Modernizing the curly hair experience in and behind the chair with technology, content and data.
In the US, the CROWN Act has been a major development in protecting the rights of people with textured hair and eliminating discrimination in the workplace and schools. This has been a state by state endeavor.
In response, Louisiana became the first state this year to require cosmetology schools to teach textured hair styling. Meanwhile in the UK, sweeping changes have been made nationwide to include styling textured hair as a requirement in cosmetology schools.
“Until now, tens of thousands of hairdressers have no qualifications in cutting and styling afro and textured hair,” says Helena Grzesk, chief operating officer at the British Beauty Council. “Our aim is to amplify and celebrate the voices of all the communities the industry serves to ensure each and every one of us feels seen, heard, valued and excited to engage with the beauty industry”.
One of the main reasons for the push to require hairstylists to learn how to style curls is that people with naturally curly, coily, and kinky hair often struggle to find hairstylists who are properly trained to work with their hair type. In the past, hairstylists were often only trained to work with straight hair, which meant that people with natural hair often had to resort to chemical treatments and heat styling to tame their curls. This not only damaged their hair but also resulted in a lack of options for hairstyles.
Another reason for the push to require hairstylists to learn how to style curls is that people with natural hair often experience issues with hair loss, breakage, and dryness as a result of improper hair care. This is due to the lack of knowledge and understanding among hairstylists about how to properly care for natural hair, which can lead to damage and unhealthy hair. By requiring hairstylists to learn how to style curls, it ensures that they are properly trained to work with all hair types and that they understand how to properly care for natural hair, which will lead to healthier hair and more options for hairstyles.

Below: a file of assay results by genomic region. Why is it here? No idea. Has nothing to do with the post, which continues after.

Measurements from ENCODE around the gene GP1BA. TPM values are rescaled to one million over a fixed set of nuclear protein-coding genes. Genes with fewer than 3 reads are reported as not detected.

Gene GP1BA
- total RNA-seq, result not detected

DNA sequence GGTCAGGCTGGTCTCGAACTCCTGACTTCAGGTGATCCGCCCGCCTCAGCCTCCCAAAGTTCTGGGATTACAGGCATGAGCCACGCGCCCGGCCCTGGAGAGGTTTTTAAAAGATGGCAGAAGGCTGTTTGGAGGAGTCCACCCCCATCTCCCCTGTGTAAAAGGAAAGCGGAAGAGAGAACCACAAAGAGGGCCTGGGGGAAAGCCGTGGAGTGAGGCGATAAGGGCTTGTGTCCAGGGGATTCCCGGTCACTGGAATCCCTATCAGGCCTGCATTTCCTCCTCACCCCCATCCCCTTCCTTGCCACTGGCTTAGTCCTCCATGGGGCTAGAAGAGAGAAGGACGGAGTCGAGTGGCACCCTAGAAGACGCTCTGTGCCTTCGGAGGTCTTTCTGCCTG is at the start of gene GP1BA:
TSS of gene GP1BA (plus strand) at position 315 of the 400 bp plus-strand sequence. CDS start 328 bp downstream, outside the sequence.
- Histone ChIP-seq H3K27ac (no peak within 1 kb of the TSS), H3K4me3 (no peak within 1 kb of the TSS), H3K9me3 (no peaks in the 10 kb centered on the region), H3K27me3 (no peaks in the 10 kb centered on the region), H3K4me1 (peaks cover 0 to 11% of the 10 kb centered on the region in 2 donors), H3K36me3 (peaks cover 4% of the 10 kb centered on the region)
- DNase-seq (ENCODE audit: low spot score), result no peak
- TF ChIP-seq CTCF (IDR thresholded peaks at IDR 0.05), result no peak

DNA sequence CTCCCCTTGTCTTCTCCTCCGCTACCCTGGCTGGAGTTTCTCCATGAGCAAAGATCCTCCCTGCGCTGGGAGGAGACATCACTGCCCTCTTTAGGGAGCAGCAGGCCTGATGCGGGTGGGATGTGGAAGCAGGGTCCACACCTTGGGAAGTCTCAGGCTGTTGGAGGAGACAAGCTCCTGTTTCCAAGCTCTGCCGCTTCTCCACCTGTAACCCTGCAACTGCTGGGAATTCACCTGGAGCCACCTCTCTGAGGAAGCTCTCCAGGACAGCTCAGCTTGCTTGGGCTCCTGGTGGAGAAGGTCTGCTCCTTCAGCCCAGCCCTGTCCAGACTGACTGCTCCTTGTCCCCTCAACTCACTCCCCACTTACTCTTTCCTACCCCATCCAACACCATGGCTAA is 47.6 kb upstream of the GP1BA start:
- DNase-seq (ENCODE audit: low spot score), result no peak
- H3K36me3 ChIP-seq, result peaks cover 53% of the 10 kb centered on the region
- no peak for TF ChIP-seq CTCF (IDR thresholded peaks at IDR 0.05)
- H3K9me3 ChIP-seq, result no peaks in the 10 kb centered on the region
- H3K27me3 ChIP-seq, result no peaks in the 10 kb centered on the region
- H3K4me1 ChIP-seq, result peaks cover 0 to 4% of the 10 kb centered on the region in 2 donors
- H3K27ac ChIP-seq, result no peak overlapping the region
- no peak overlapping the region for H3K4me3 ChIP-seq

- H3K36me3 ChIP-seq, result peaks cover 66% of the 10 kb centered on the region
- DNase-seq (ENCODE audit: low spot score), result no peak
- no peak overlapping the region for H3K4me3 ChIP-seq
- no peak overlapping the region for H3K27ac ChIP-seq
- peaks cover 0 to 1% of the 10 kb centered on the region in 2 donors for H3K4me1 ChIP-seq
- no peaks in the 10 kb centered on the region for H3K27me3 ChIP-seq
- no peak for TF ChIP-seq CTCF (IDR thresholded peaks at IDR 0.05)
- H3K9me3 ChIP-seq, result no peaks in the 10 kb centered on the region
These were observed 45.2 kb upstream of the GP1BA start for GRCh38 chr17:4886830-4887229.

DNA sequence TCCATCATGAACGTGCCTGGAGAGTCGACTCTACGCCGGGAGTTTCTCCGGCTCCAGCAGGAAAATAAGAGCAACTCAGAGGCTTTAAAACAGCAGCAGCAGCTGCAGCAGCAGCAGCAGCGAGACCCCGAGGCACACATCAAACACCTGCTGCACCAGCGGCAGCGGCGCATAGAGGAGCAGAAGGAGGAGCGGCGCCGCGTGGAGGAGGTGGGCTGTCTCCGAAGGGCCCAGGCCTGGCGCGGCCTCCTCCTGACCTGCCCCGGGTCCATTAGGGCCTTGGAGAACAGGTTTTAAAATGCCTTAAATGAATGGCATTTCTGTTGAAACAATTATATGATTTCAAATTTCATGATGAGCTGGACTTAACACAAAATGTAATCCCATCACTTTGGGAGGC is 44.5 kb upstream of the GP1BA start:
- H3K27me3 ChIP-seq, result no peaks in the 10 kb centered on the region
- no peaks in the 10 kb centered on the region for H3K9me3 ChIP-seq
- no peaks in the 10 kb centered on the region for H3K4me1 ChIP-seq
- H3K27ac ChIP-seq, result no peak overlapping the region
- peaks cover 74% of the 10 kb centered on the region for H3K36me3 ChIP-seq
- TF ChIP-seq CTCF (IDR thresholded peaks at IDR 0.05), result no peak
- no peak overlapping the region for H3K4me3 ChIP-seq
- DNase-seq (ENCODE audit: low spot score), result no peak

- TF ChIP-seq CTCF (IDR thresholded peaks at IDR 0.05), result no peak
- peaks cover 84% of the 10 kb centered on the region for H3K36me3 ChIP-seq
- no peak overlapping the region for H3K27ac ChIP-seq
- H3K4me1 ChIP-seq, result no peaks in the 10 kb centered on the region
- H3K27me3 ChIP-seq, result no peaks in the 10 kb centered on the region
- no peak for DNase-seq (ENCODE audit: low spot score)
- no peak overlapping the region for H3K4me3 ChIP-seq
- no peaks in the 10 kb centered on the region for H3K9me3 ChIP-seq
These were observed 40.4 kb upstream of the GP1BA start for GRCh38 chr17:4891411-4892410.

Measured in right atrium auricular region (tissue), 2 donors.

The push to require hairstylists to learn how to style curls has also been driven by the growing awareness of the importance of representation and inclusivity in the beauty industry. Many people of color in the UK feel underrepresented in the beauty industry and the push to require hairstylists to learn how to style curls is a step towards more inclusivity and representation.
The United Kingdom has been at the forefront of the natural hair movement, with an increasing number of people embracing their natural curls, coils, and kinks. But it’s not just education, the UK is also producing heavy hitters in the beauty start up world with companies like Ruka Hair and Boucléme. Ruka Hair, a Black owned UK based textured hair product company, launched in 2020 and quickly grew in popularity, with a spot in the coveted Selfridges just two years later.
Boucleme is on a self-proclaimed mission to set curls free. Founded by Michele Scott-Lynch, she launched the brand to fill a gap in the market: 'I started Bouclème to create the range I couldn't find: quality products, rooted in nature and serious about curls. I wanted to redefine what it means to be curly and help everyone find the confidence to be who they are.'